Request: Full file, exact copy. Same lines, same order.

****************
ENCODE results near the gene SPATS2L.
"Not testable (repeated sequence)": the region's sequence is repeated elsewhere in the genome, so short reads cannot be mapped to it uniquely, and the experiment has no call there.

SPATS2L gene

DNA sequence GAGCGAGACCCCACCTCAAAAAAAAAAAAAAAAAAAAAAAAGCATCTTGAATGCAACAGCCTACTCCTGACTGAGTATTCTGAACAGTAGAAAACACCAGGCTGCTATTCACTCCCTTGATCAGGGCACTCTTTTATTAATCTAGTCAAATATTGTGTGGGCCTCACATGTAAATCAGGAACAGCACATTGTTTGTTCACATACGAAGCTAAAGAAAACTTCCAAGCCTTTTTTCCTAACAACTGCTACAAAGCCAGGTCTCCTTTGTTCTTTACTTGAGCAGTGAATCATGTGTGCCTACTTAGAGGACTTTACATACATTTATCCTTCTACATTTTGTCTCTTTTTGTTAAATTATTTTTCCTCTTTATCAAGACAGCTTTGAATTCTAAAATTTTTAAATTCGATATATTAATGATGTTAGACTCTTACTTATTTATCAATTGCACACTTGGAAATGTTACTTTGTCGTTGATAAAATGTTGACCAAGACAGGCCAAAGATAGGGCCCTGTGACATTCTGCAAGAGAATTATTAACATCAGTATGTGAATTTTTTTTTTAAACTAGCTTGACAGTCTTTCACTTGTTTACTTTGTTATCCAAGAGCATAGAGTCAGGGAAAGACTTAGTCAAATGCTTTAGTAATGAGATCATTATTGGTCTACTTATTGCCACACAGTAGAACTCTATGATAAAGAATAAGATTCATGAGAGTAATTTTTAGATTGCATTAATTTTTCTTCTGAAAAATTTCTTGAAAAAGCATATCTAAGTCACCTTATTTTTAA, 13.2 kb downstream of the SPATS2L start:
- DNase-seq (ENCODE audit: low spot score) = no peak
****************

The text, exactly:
ENCODE results near the gene SPATS2L.
"Not testable (repeated sequence)": the region's sequence is repeated elsewhere in the genome, so short reads cannot be mapped to it uniquely, and the experiment has no call there.

SPATS2L gene

DNA sequence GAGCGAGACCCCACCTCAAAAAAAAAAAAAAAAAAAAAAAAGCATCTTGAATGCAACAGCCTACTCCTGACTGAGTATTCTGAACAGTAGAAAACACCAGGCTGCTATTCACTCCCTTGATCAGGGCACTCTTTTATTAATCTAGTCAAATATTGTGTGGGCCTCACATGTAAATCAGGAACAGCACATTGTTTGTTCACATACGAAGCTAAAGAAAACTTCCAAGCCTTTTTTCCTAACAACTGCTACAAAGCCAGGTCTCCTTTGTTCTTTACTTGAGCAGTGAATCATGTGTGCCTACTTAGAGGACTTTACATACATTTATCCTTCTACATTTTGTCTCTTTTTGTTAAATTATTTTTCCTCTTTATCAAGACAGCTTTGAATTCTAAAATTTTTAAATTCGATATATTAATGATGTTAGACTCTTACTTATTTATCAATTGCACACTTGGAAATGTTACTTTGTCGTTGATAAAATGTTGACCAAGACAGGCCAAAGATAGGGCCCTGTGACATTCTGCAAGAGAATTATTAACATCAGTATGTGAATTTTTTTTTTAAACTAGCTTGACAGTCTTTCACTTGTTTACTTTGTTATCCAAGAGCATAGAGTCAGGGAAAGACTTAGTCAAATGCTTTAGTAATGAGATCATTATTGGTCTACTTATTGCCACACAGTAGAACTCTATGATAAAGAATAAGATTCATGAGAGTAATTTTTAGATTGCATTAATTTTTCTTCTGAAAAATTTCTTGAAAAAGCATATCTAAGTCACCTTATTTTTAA, 13.2 kb downstream of the SPATS2L start:
- DNase-seq (ENCODE audit: low spot score) = no peak